Glencore boss Ivan Glasenberg misses out on £180m payday: Mining giant scraps £2bn dividend
Glencore boss Ivan Glasenberg will miss out on a £180million windfall after the mining and trading giant scrapped its £2billion dividend.
The move will cost the 63-year-old tycoon (pictured) and the rest of the company’s so-called ‘billionaire boys’ club’ of current and former top dogs more than £400million.
Along with Glasenberg, coal trading boss Tor Peterson, recently retired zinc trading boss Daniel Mate and former executives Telis Mistakidis and Alex Beard are thought to collectively own more than a fifth of the group’s shares.
Divi blow: Glencore boss boss Ivan Glasenberg (pictured) and the rest of the company’s so-called ‘billionaire boys’ club’ of current and former top dogs will miss out on more than £400m
And, in another blow for Glasenberg, a sharp drop in Glencore’s share price yesterday wiped £190million off the value of his stake in the group – or more than he’d been due to get from the dividend.
At the start of the day his 9.1pc stake was worth £2.38billion – but after an 8 per cent fall in the share price this fell to £2.19billion.
The decision to cancel the dividend came as Glencore tumbled to a £2billion half-year loss and debt surged after it piled money into its commodities trading business to take advantage of wildly swinging oil prices in March and April.
Profits in its trading arm rocketed as a result.
But debt increased by 12 per cent to £15billion – well beyond a target range of £7.5billion to £12billion.
And the company also took one-off hits worth around £2.4billion. The FTSE 100-listed firm said it would be ‘inappropriate’ to pay a dividend.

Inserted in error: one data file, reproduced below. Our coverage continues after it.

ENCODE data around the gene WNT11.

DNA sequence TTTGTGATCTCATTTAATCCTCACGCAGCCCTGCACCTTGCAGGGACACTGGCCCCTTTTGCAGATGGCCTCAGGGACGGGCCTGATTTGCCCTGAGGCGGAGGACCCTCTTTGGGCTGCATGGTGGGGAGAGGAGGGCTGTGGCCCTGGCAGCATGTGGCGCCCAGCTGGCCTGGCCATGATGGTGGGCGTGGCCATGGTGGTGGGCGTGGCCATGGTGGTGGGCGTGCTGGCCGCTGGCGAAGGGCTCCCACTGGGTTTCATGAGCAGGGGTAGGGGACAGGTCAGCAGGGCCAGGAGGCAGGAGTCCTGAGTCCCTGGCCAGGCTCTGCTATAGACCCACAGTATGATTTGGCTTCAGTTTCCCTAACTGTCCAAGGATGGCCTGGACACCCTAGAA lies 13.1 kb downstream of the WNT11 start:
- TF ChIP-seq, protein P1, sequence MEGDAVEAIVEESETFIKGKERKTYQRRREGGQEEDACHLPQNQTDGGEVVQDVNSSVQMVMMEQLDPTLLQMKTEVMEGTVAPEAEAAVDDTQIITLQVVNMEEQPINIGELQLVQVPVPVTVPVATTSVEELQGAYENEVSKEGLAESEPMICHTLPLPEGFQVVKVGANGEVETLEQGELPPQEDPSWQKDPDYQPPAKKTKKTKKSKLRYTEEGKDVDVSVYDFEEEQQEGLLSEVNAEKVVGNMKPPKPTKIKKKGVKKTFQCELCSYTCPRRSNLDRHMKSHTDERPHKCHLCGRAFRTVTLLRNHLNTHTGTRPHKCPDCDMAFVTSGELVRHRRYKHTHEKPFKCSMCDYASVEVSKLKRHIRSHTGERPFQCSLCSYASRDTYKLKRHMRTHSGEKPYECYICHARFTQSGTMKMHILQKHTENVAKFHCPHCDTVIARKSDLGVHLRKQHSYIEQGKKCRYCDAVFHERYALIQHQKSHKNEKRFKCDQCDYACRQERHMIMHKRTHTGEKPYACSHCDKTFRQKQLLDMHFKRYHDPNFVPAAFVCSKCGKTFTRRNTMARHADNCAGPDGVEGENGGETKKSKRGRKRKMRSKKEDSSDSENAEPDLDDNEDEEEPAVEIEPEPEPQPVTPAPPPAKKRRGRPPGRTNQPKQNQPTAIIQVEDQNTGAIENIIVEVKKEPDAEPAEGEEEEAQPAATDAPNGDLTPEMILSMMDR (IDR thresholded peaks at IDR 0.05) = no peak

The decision will be felt in the pockets of the close-knit group of tycoons who became fantastically wealthy when Glencore floated in 2011.
Glasenberg is the company’s second-largest shareholder and does not take bonuses because he stands to make so much every time it hands out a dividend.
His base salary, benefits and pension contributions add up to around £1.1million a year.
Mate, who owns a 3.41 per cent share, had been due £68million, while long-time copper boss Mistakidis, who retired in 2018, would have reaped £67.6million.
Peterson and former head of oil Beard, who stepped down last July, are both thought to own 2.5 per cent holdings, and would have received £50million a pop.
Glasenberg has been gearing up to leave the business and hand over the reins in 2023. Yesterday, he said Covid-19 might have an impact on the timing of his retirement – but not by much.
He said: ‘The last of the old guard is Tor and [his departure] will happen so we are ready with a replacement. And as I have said, once the old guard has changed I will move on.’